The days before the Reformation were preaching poor times. Many of the established clergy, bishops, and priests, simply did not preach at all. It is said that the lay people could not expect any preaching from the priests in the local parish. Weeks and even months could go by without their hearing any sermon from the pulpit of their local church. Many priests simply forsook their parishes (local churches), checking on them only on occasion. The English Reformer, Hugh Latimer, called such absentee priests 'strawberry parsons' since 'they came only once a year and stayed for a very short time' (quoted by G. J. Murray, The Preaching of the English Reformers, pp. 9-10).
Writing already in 1520, Martin Luther explained,
Lo,whither hath the glory of the church departed! The whole earth is filled with priests, bishops, cardinals and clerics, and yet not one of them preaches by virtue of his office, unless he be called to do by another and by a different call besides his sacramental ordination ('The Babylonian Captivity,' Works, vol. 2 [Baker, 1982], p. 280).
And if and when the bishops and priests did preach, the quality of the sermons was very poor. There was preserved in the worship service a place for preaching. This was called the 'homily,' a brief sermon. But these homilies were for the most part nothing but borrowed sermons from the church fathers. The priests did not do any original work, nor was there any exposition of the Scriptures. The sermons were therefore not edifying but boring treatments of meaningless subjects of the Middle Ages. In addition, these sermons were filled with many absurd stories and fables. Besides, even where the sermons were of good quality and content, they were most often read in Latin, which most of the people could not understand. On the character of these sermons John Calvin wrote:
… What sermons in Europe then exhibited that simplicity with which Paul wishes Christian people to be always occupied? Nay, what one sermon was there from which old wives might not carry off more whimsies than they could devise at their own fireside in a month? For, as sermons were then usually divided, the first half was devoted to those misty questions of the schools which might astonish the rude populace, while the second contained sweet stories, or not unamusing speculations, by which the hearers might be kept on the alert. Only a few expressions were thrown in from the Word of God, that by their majesty they might procure credit for these frivolities (Selected Works of John Calvin, ed. & trans. Henry Beveridge, vol. 1, p. 40).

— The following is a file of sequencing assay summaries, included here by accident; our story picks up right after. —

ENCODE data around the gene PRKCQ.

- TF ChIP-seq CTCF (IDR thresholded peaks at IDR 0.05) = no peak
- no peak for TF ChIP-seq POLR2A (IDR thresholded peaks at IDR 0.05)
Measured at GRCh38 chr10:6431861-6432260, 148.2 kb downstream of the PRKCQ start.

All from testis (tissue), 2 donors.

This weakness in preaching also applied to the travelling preachers, the friars. These were special religious orders of men in the Roman Catholic Church. whose beginnings had been sound and good. This class of clergy arose because of a lack of preaching in the church and care for the sick and poor. Founded by Francis of Assisi and Dominic in the 13th century, they were organized into preaching orders, which would travel throughout the countryside bringing the message of the gospel to the poor peasants. But gradually, these friars too fell victim to the abuses in the church. They gave in to the sermon style of the day, and worse, became nothing more than instruments of the pope.
Hence. also their preaching became corrupt and worthless. Instead of bringing the pure and simple gospel based upon the Scriptures, they resorted to embellished messages in which the stories of the Bible were mixed in with sensational fables and traditions, designed to entertain the peasants. Thus did they spread fact and fiction, truth and error, and therefore, confusion, throughout the countryside. The result was that, though they still travelled preaching, the message they brought was not that of the gospel, but of loyalty to the pope and the need of money for the church coffers.
It is also striking but sad that with the preaching so bad and the people so ignorant, another method of bringing the gospel to the people was being used—drama. Groups of dramatists would travel from town to town putting on mystery plays and passion plays. Sound familiar?! Yes, history is being repeated in our day! Entertainment once more fills the churches! And sadly, this occurs in Protestant churches which have their roots in the preaching revival of the Reformation!
But if there was little or no preaching done by the ordained clergy of the church, who was doing the preaching? Undoubtedly, there were a few faithful bishops, priests, and friars scattered throughout the vast regions of the church world who continued to bring the gospel to the humble city and country folk. But one Reformer was convinced that there was another faithful preacher at work in the church.
Hugh Latimer, in a sermon preached in 1548denouncing the sin of a lack of sound preaching among the clergy of his day, announced whom he considered to be the 'most diligent preacher and teacher in all England.' Said he,
And will ye know who it is? I will tell you: it is the devil. He is the most diligent preacher of all other; he is never out of his diocese; he is never from his cure; ye shall never find him unoccupied ... And his office is to hinder religion, to maintain superstition, to set up idolatry, to teach all kinds of popery. He is ready as can be … to devise as many ways as can be to deface and obscure God's glory. Where the devil is resident, and hath his plough going, there away with books, and up with candles; away with bibles, and up with beads; away with the light of the Gospel, and up with the light of candles ... Where the devil is resident that he may prevail, up with all superstition and idolatry; censing, painting of images, candles, palms, ashes, holy water, and new service of men's inventing; as though man could invent a better way to honour God with than God himself hath appointed. Down with Christ's cross, up with purgatory pickpurse, up with him, the popish purgatory, I mean. Away with clothing the naked, the poor and impotent; up with decking of images and gay garnishing of stocks and stones: up with man's traditions and his laws, down with God's traditions and his most holy Word. Down with the old honour due to God, and up with the new god's honour ... Oh that our prelates would be as diligent to sow the corn of good doctrine, as Satan is to sow cockle and darnel (quoted by G. J. Murray, The Preaching of the English Reformers, pp. 70-71).